Putting Part 2 of Deus Caritas Est into Action
“And here we touch upon a very painful point: the tragedy of hunger that, despite the fact that even recently it has been addressed in the highest institutional quarters, such as the United Nations and in particular the FAO, continues to be very grave always. The last annual FAO report confirmed what the Church knows very well through the direct experience of communities and missionaries: that more than 800 million people live in a situation of malnutrition and too many people, especially children, die of hunger.
How can this situation be addressed that, though repeatedly denounced, is not resolved, but on the contrary is getting worse in different ways? Surely it is necessary to eliminate the structural causes linked to the system of government of the world economy, which allocates the greater part of the planet’s resources to a minority of the population. This injustice was criticized on different occasions by my venerated predecessors, the Servants of God Paul VI and John Paul II.
To be able to influence on a large scale it is necessary “to convert” the model of global development; this is required now not only by the scandal of hunger, but also by the environmental and energy emergencies. However, each person and each family can and must do something to alleviate hunger in the world, adopting a style of life and consumption compatible with the safeguarding of creation and with criteria of justice toward those who cultivate the land in every country.”
-from Pope Benedict XVI’s pre-Angelus address (11/12/06)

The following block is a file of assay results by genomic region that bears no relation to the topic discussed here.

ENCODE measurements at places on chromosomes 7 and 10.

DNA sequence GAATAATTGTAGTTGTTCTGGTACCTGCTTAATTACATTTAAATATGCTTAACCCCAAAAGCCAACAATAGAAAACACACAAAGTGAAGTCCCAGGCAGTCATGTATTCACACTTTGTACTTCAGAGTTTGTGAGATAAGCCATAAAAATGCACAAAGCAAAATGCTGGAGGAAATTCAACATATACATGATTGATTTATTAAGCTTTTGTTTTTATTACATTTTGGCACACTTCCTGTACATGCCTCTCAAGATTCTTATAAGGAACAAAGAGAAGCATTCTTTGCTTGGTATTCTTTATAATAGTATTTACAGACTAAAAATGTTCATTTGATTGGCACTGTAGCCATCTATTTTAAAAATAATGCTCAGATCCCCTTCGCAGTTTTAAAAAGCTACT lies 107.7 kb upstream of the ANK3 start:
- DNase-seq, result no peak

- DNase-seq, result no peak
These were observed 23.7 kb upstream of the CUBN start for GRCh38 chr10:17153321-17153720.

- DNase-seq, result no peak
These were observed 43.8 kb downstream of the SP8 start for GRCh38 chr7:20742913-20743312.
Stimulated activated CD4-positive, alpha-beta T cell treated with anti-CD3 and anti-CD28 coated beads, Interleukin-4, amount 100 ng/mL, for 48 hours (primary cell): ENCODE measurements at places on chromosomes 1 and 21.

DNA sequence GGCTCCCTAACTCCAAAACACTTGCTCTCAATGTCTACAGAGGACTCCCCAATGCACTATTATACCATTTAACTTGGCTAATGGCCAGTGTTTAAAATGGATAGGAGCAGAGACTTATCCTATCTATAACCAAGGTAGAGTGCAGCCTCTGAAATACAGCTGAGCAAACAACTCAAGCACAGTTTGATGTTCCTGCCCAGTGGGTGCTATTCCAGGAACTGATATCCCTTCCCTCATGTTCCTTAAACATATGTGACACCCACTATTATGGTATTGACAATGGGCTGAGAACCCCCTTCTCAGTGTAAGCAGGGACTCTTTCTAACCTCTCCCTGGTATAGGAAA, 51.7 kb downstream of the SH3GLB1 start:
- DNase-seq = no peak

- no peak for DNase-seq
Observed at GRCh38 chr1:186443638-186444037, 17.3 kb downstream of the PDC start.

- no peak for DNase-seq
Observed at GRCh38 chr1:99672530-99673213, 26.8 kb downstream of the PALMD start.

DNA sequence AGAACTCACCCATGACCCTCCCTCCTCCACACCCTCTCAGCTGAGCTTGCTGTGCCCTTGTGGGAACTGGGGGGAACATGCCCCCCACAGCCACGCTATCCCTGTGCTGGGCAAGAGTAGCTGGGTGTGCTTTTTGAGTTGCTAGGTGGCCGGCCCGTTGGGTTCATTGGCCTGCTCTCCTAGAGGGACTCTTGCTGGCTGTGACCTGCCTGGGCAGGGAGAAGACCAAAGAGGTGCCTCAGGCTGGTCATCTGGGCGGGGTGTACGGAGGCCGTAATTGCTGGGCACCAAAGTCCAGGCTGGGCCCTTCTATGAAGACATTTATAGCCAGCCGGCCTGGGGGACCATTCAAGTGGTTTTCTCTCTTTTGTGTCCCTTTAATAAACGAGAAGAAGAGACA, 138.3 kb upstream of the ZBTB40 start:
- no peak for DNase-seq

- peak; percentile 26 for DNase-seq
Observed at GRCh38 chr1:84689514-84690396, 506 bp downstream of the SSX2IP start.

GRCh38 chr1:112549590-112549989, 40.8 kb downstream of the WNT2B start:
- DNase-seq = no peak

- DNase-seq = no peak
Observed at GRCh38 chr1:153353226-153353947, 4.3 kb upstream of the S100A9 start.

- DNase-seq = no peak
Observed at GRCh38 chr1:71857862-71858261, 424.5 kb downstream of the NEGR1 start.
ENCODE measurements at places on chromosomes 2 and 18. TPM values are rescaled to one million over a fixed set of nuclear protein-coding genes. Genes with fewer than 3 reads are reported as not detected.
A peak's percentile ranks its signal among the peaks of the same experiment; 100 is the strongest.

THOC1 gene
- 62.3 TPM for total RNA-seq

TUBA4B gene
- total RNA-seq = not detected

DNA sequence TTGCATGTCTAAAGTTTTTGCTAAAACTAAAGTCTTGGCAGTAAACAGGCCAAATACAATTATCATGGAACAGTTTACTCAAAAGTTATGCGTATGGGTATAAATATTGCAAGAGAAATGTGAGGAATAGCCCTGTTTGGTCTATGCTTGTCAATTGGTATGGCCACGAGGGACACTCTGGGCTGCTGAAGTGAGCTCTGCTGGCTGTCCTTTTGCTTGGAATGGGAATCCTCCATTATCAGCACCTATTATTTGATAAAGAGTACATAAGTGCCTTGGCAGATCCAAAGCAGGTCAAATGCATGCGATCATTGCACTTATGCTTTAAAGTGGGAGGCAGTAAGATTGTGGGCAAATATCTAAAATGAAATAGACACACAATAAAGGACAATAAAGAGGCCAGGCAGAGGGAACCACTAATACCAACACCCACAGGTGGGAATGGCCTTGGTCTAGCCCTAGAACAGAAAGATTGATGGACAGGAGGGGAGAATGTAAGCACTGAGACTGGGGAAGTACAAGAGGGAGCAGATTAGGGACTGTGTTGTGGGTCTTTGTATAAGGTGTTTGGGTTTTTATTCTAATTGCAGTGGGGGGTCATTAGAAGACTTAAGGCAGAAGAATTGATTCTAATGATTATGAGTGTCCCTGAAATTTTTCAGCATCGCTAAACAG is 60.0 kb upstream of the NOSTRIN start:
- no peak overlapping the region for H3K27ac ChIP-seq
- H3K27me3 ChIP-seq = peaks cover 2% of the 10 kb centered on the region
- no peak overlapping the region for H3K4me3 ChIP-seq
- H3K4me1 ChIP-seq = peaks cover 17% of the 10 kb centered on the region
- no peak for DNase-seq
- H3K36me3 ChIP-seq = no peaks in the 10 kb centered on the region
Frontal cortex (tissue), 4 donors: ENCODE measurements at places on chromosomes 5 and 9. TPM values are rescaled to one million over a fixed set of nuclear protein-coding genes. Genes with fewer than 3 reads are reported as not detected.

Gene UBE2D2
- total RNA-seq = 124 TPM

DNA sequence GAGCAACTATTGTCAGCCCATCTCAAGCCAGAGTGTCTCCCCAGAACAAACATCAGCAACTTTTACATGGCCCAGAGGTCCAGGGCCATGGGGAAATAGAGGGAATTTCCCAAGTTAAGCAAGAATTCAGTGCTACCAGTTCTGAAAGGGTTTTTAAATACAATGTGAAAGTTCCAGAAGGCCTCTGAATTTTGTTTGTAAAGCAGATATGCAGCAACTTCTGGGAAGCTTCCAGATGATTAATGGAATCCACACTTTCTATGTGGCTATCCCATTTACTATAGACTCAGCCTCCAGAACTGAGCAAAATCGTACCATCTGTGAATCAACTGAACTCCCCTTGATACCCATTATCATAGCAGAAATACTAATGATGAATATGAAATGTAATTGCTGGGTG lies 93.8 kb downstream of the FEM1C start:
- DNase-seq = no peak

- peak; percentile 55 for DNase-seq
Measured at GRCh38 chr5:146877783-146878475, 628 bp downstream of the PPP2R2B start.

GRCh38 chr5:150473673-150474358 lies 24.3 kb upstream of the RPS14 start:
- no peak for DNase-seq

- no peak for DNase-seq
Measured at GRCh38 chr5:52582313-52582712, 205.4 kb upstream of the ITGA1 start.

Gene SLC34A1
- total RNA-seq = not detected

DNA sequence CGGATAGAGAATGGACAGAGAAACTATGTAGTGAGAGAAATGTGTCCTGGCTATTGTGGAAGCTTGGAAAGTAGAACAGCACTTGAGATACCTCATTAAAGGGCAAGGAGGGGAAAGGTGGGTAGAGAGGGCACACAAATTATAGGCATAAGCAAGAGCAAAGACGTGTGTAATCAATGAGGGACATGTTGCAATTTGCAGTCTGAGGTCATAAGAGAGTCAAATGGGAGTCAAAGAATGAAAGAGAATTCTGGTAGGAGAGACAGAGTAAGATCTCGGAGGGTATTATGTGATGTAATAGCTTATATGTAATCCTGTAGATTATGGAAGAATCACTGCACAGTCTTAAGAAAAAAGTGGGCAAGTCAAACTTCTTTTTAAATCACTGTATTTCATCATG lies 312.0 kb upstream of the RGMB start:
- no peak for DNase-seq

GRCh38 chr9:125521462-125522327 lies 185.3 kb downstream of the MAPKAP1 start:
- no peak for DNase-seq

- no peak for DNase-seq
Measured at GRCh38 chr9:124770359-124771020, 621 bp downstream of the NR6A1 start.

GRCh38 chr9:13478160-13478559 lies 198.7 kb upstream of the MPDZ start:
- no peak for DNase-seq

The line that really stands out to me is: “…each person and each family can and must do something to alleviate hunger in the world, adopting a style of life and consumption compatible with the safeguarding of creation and with criteria of justice toward those who cultivate the land in every country.” It is important to remember that justice and environmentalist concern are not unrelated and the neglect of one frequently leads to the neglect of the other. Also, Catholic spirituality is not neo-gnostic; our spirituality is rooted in our existence within a social context.
I only want to add one more thought: The Pope, having penned his desire for the work of the individual Christian in charity and justice in his encyclical Deus Caritas Est, is now directly challenging, even obligating, each Christian to work towards eliminating the unjust and disproportate consumption of the world’s resources and the unfair distribution of wealth. Those of us who are memebers of industrial countries are under a peculiarly heavy yoke.